Suzanne likes to create mood boards to help not only herself, but be able to get across to the editor what look or mood she’s trying to emulate in her cover. “As a designer, seeing these different sparks of inspiration really energises me and helps me find a direction in which to move forward. On a practical level, when you have a collection of images, it’s very easy to communicate to an editor the direction in which you want to take the cover.”

For children’s books, the process is the same. If the designer is creating the cover themselves, they sketch ideas to share with their Art Director before creating a full rough draft to take to a covers meeting. “If an illustrator will be doing the cover, we go with a sketch that shows the direction we want to take it in”, says deputy art director Ben Hughes. “The first covers meeting makes sure everyone's onboard before we properly tackle the design.“  

The covers meeting(s)

“At this point we must have created several visuals for the books we have been assigned, which are then presented during the cover meeting in front of the editorial team, heads of departments and managing director”, says Marianne, “The editors play a huge role when it comes to the realisation of a cover. They spend so long going over the manuscripts that most know the book as well as the authors, and so know exactly who the audience are.” Alongside editorial, the sales team also have input in a covers meeting on which direction a concept should move in, as they have insights on the audience and what they respond to, plus where the book will primarily be sold.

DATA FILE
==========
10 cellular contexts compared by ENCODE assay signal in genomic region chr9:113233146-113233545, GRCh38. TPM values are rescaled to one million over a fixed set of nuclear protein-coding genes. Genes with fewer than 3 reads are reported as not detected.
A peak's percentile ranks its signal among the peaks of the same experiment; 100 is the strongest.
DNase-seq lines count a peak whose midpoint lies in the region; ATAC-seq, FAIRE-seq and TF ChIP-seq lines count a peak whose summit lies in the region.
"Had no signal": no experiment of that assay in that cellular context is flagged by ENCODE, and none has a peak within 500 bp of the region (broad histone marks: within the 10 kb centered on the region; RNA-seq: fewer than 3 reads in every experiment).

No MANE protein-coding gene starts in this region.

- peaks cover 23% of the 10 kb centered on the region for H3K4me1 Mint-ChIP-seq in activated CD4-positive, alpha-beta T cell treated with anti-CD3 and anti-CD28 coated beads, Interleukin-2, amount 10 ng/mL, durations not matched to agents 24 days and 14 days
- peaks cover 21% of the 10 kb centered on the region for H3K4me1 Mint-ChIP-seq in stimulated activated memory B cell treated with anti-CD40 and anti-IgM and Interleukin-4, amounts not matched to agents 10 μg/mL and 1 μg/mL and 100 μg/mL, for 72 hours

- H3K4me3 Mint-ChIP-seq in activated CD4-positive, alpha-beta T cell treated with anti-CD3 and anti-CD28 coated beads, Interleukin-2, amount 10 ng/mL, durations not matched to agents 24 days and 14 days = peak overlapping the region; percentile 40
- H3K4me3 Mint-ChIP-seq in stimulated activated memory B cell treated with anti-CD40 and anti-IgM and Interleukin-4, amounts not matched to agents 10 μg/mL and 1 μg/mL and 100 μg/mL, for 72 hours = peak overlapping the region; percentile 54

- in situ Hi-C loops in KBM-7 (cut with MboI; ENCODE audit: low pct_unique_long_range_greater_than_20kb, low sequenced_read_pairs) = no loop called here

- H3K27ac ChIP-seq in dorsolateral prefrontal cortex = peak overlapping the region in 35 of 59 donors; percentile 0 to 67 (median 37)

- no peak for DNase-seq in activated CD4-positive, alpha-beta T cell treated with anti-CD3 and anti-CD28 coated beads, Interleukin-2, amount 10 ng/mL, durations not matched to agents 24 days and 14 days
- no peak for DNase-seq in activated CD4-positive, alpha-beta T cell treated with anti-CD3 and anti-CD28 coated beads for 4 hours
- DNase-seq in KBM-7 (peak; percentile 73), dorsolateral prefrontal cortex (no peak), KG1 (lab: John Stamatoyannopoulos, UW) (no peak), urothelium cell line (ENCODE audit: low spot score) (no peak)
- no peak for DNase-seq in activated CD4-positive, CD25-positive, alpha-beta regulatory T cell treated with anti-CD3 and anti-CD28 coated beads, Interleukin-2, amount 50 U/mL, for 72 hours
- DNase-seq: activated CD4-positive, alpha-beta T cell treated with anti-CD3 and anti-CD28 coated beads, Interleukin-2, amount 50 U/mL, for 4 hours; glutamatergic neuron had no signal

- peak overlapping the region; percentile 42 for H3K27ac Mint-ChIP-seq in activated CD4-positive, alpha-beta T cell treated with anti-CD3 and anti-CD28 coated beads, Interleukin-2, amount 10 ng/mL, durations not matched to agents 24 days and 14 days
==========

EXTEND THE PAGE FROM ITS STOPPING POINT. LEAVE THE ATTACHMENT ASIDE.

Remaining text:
“When working with an illustrator, the first covers meeting for a title may have illustrator suggestions,” says Anna, “before coming back again with the rough draft from the illustrator. After this the typography is designed, because early on we'll just scribble things. A cover is in cover meetings a minimum of three times, but sometimes it can be 20, and each time there are often multiple routes and ideas being worked up.

"Sometimes you can come up with a brilliant concept, but actually, that concept doesn't translate into a decent book cover. So however good the concept, you have to let it go and try something else. But the covers meeting is also amazing, because there's a lot of times I will hold something up and the whole room will go, ‘Wow!’ And that's a great feeling for the designer." 

 After several cover meetings, when the design has been approved by all teams and sent to the author, the rest of the cover has to be put together, including spine, back cover and endpapers. All these aspects are very important – with the spine being the view of a book we see most often.

During all of this process, the design team will also work closely with the Production team, who turn the design onscreen into the physical book. Catherine Ngwong, head of production at Ebury explains more, “We can emboss a title, foil it, use spot UV and different laminates to make it feel and look really different.” The team have to be very detail oriented as they're working for the finished product. "We have to spot any mistakes, and crucially, fix them!" Watch the production team colour correcting in the video below before the book is sent to the printers.

Illustration: Mike Ellis for Penguin